Here are some photos of the wedding (I’ve never been much good at descriptive writing). Have a nice life, Mr. and Mrs. Kaechele.

Kirsha Kaechele and David Walsh Image credit: Jonathan Wherrett

Kirsha Kaechele and David Walsh
Image credit: Jonathan Wherrett

Kirsha Kaechele

Image credit: Jonathan Wherrett

Bridesmaids and bride.

Image credit: Jonathan Wherrett

Kirsha Kaechele Image credit:  Jonathan Wherrett

Image credit: Jonathan Wherrett

David Walsh and Kirsha Kaechele's wedding.

Vows.
Image credit: Jonathan Wherrett

David and Kirsha's Wedding.

Image credit: Jonathan Wherrett

David and Kirsha: the reception.

Image credit: Jonathan Wherrett

David and Kirsha's Wedding.

Image credit: Jonathan Wherrett

Party. Image credit: Jonathan Wherrett

Image credit: Jonathan Wherrett

David and Kirsha's Wedding Party

Image credit: Jonathan Wherrett

Kirsha Kaechele

Mrs Kaechele.
Image credit: Jonathan Wherrett

1Later she corrects me: KE-sha-la. Basically I have no idea to pronounce her last name. Or her first, let’s be honest.

Protest

By David Walsh

There is a lot to protest in Turkey. Injustice is rife, with crony capitalism at its heart. Geza Park, one of the last remaining green spaces in European Istanbul, was earmarked to be sacrificed for a shopping centre, and the company awarded the contract has links to the government. And then there was the mining disaster, which happened shortly after the opposition party complained that safety standards were being flouted.

So last night tens of thousands of people marched up Istiklal St, towards Taksim Square and Geza Park. Kirsha and I were there too. We had gone, not to check out the action, but to find a dress for Kirsha that is Islam friendly, not a feature of her regular wardrobe. We arrived before the protestors marched. There were armoured vehicles and police everywhere.

After a drink at in a rooftop bar we returned to the street. By then the chanting crowd was moving up the street, making an enormous racket. Many were wearing mining hats and gas masks, a reference, I assumed, to the dead miners. It was all rather exciting. I asked an English-speaking onlooker what it was all about. He told me it was ‘political’.

Kirsha wanted to go further up the street to Taksim Square, the obvious centre of the action. I thought that unwise. While we were arguing a young lady told Kirsha to cover her mouth, since the police had started using tear gas. I found a raised vantage point, and I could see the water cannons further up the street. The crowd careened down the hill. We soon felt the water cannons, and saw the sparks and heard the snare drum crack of the tear gas canisters being fired. Moments later we tasted the canister’s rather unpleasant contents. So we became part of stampede. We tried to hide down a side street, but it proved to be a dead end. As we returned to the main thoroughfare the surreality of our predicament was both underlined and alleviated when a taxi disgorged a passenger on the corner. It must have battled up the hill against the human tide, the driver doing his job as always, facing yet another of the apparently surmountable obstacles that the Istanbul streets presented.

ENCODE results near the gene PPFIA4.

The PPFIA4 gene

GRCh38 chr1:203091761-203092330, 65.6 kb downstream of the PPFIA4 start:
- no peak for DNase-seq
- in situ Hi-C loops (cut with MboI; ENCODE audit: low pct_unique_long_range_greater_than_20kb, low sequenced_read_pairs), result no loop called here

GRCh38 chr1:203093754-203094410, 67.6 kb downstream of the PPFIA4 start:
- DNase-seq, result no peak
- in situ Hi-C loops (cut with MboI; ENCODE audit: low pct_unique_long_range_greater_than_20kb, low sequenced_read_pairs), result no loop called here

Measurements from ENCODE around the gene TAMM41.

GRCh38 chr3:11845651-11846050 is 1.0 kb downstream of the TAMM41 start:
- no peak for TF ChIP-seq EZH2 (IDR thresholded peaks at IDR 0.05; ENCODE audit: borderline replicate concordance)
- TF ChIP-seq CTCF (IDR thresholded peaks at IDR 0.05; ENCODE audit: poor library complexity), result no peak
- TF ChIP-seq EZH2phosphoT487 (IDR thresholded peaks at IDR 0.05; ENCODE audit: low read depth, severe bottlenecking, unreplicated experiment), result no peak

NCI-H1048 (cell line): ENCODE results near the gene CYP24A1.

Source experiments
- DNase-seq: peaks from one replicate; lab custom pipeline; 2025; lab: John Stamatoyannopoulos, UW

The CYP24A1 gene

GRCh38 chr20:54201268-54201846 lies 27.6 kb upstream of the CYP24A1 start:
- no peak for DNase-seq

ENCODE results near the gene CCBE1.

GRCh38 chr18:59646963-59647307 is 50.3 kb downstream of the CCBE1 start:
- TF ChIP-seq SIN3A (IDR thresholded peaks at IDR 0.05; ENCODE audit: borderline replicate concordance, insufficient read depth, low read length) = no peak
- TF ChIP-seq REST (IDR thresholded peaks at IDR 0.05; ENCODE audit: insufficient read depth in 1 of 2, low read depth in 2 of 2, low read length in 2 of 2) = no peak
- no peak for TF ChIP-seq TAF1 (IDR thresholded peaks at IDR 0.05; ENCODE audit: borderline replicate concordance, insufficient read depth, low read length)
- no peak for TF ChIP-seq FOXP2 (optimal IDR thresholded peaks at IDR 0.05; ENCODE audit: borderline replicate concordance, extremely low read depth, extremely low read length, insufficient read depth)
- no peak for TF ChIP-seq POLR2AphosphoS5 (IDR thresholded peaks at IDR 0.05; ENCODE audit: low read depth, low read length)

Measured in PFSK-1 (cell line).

So we got in the taxi. The driver headed down the street at the same speed as the panicked protestors, and even though the tear gas was choking us he (nonchalant as the best taxi drivers around the world always are) drove with his window down, down the hill to safety. As we crossed the Golden Horn, the gas in the air dispersed until, halfway across the bridge, the protestors gave way to elderly fisherman casting their lines into the Bosphorus hopeful of reeling in their dinner, while history passed them by, as it always has.

Beautiful Silence

By David Walsh

Forty years ago I remember waking up in recovery, and squealing like a child (which causes no shame, for I was a child) to be taken back to the ward. What the dismal, antiseptic-smelling, chicken pox-inducing children’s ward of The Royal Hobart Hospital had to offer is not clear to me, all these years later, but that was where I wanted to be. They took me back there, as they always intended when I awoke. I can’t remember if I was satisfied. I had appendicitis then, resolved with professional disinterest, but with sufficient credibility to maintain my childlike faith in intervention, which fed, through the intervening time, my scientific soul’s confidence in evidence-based medicine.

But forty years later, or two days ago, I remember the recovery room only because the orderlies pointed it out to me as they wheeled me through to theatre. A long, empty room, but not empty of all things; empty of the beds which obviously should fill it. I was on one of those beds later, wheeled in after my disk replacement, but I don’t remember.

This ward, the ward of two days ago, was worth shouting for. A single room with a door outside, into the garden. The most desired room at Calvary, the hospital manager told me. My room, because I was lucky, or more probably, because I was getting very special treatment.

The day after the operation I went through the door into the garden, already feeling ok, the tour of the garden in no way diminished by the noise of the traffic on Augusta Road, nor by the waft of stale cigarette butts flicked into the garden by those too sick or lazy to use the bin. I loved the garden then, one day ago, and even more when I stepped through the door into the garden today to leave the hospital. I loved it because it was there and I could see it, and walk around it, not perfectly steadily I admit, but I could walk around it without pain.